The newsletter, it has ebbed and waned in popularity throughout the ages. It first sprung about in paper form through the mail, and there are many businesses and communities that still rely on these to drive traffic and interest. Nowadays, we have Mailchimp and Constant Contact and a whole host of other email providers to help us put together digital newsletters for every occasion we can think of. From holidays to customer anniversaries to new products, a newsletter can help keep your audience informed and engaged with your company.
But there’s a problem. Companies are abusing the eblast and newsletter. It’s unfortunate to see the amount of emails some people receive daily, and many are tired of the boring, promotion material they’re receiving. People guard their inboxes now, or they create fake emails or “spam” emails when they sign up for something they’re unsure of. That 10% discount offer on your website? How many of those emails end up bouncing or only read that email and then unsubscribe?
It’s tough to break through the digital newsletter noise. That’s why you need to be creative and offer something engaging to your audience. We’re going to go over some best practices, as well as share some newsletters to help give you some ideas to help you send your next eblast.
Email Best Practices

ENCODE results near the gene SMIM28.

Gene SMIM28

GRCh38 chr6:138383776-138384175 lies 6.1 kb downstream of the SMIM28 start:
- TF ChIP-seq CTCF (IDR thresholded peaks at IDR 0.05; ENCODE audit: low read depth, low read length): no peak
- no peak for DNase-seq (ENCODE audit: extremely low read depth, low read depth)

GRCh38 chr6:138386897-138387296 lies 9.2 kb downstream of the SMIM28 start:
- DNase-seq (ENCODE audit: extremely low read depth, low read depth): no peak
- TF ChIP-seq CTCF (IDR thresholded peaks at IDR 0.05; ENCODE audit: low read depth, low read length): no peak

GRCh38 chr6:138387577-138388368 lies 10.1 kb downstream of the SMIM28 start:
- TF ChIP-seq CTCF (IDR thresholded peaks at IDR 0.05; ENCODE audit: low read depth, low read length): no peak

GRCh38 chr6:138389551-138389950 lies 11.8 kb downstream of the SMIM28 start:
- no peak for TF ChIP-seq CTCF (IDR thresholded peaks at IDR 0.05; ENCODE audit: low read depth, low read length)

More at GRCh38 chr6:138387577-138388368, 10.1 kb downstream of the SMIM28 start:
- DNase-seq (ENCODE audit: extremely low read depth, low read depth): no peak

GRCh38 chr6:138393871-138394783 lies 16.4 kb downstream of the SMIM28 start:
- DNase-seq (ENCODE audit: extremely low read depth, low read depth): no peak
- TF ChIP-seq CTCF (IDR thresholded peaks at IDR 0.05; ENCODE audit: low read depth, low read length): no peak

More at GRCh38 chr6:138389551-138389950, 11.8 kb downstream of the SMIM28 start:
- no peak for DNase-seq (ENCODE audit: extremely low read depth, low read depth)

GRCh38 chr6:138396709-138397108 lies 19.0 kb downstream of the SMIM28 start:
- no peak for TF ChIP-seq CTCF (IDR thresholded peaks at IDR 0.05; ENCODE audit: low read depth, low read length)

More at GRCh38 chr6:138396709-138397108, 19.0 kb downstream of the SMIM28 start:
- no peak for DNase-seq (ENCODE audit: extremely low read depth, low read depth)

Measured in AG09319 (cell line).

When using an email service provider (ESP), you need to make sure the “send” email you are using is authenticated. This will ensure timely delivery because it tells a user’s inbox that your email is trusted and not spam.
You can do this by authenticating the email within your email service provider account. You will also want to set up DKIM authentication through your domain name registrar. Your email service provider should be able to guide you through this.
Aside from authentication your email, you should be pruning your email list. You don’t want to get hit with a notification for having too many bounced emails, unsubscribes, or spam complaints. There are acceptable limits that vary for each ESP, so don’t worry about a handful of bounced emails if you’re sending to a list of hundreds or thousands. Be sure you are aware of these limits.
Another best practice is to have a sentence at the top or bottom of the email explaining why the user is receiving this email. People sign up for so many newsletters they may forget why they are receiving this email from you. A simple sentence such as “You are receiving this email because you signed up for Acme Company’s coupon” will help remind a user and keep them from hitting the spam button.
Who would think a mattress company would have engaging newsletters? Casper does a great job of marketing and this event is perfect for their audience. The newsletter is not about selling, it’s about getting people to join their sleep event.
IFTTT is a site where you can link up devices, apps, and sites to work together. So if you post a picture to Facebook, you can set up a recipe to have it also post to your Instagram. This newsletter gives some ideas as to how to use IFTTT with physical products.
Herman Miller knows how to make a fine chair. They also know how to create engaging newsletters. This one is not about selling you a chair, it’s meant for the design nerd that is part of the Herman Miller fan base.